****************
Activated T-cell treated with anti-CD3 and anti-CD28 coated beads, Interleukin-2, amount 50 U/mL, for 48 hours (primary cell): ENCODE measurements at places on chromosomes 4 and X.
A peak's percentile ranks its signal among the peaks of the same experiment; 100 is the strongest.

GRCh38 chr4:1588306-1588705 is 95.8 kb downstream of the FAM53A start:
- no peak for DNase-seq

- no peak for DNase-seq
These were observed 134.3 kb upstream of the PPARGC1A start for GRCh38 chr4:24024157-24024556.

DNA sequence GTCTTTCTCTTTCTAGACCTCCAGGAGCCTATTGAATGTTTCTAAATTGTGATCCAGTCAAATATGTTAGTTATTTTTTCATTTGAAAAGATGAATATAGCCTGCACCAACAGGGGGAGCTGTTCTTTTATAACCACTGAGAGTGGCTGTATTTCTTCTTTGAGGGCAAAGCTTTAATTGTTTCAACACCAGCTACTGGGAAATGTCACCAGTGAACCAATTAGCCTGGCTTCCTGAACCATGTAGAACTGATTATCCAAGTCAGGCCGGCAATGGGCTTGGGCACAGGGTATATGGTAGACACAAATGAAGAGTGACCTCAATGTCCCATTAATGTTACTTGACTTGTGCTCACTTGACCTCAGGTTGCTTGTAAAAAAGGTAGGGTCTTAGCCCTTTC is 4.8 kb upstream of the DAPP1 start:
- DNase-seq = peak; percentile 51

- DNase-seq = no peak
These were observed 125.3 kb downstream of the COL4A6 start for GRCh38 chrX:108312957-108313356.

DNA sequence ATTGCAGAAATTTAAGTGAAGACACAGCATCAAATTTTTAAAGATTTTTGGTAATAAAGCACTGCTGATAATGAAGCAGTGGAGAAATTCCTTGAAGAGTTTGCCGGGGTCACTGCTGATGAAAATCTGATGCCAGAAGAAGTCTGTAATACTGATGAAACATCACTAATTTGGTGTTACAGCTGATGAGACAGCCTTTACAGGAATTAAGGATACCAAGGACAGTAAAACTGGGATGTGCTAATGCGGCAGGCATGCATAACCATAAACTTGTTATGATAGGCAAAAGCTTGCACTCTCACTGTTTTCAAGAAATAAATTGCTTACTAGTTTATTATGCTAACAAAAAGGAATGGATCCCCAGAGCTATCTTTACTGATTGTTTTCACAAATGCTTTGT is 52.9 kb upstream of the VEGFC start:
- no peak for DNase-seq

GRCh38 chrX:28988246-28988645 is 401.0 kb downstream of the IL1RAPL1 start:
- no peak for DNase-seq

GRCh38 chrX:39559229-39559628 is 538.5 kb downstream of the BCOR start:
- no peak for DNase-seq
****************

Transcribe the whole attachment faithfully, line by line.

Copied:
Activated T-cell treated with anti-CD3 and anti-CD28 coated beads, Interleukin-2, amount 50 U/mL, for 48 hours (primary cell): ENCODE measurements at places on chromosomes 4 and X.
A peak's percentile ranks its signal among the peaks of the same experiment; 100 is the strongest.

GRCh38 chr4:1588306-1588705 is 95.8 kb downstream of the FAM53A start:
- no peak for DNase-seq

- no peak for DNase-seq
These were observed 134.3 kb upstream of the PPARGC1A start for GRCh38 chr4:24024157-24024556.

DNA sequence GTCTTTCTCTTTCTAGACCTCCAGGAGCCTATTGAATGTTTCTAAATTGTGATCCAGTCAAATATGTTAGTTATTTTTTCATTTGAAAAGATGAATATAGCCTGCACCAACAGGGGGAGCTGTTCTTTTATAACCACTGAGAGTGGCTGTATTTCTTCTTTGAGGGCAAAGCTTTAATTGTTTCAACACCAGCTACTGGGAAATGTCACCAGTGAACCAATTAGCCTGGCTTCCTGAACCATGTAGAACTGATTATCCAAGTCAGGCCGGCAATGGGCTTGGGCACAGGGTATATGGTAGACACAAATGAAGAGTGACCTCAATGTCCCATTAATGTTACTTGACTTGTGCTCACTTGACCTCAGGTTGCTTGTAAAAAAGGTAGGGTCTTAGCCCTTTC is 4.8 kb upstream of the DAPP1 start:
- DNase-seq = peak; percentile 51

- DNase-seq = no peak
These were observed 125.3 kb downstream of the COL4A6 start for GRCh38 chrX:108312957-108313356.

DNA sequence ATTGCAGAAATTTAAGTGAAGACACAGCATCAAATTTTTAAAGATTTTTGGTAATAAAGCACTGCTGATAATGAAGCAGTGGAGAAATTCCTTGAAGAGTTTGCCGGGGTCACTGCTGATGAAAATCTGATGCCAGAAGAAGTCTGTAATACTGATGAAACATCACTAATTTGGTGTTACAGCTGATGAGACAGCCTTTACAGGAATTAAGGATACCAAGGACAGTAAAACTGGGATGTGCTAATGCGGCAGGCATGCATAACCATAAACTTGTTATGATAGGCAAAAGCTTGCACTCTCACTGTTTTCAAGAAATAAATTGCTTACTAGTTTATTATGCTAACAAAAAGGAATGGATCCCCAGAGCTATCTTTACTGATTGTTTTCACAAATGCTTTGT is 52.9 kb upstream of the VEGFC start:
- no peak for DNase-seq

GRCh38 chrX:28988246-28988645 is 401.0 kb downstream of the IL1RAPL1 start:
- no peak for DNase-seq

GRCh38 chrX:39559229-39559628 is 538.5 kb downstream of the BCOR start:
- no peak for DNase-seq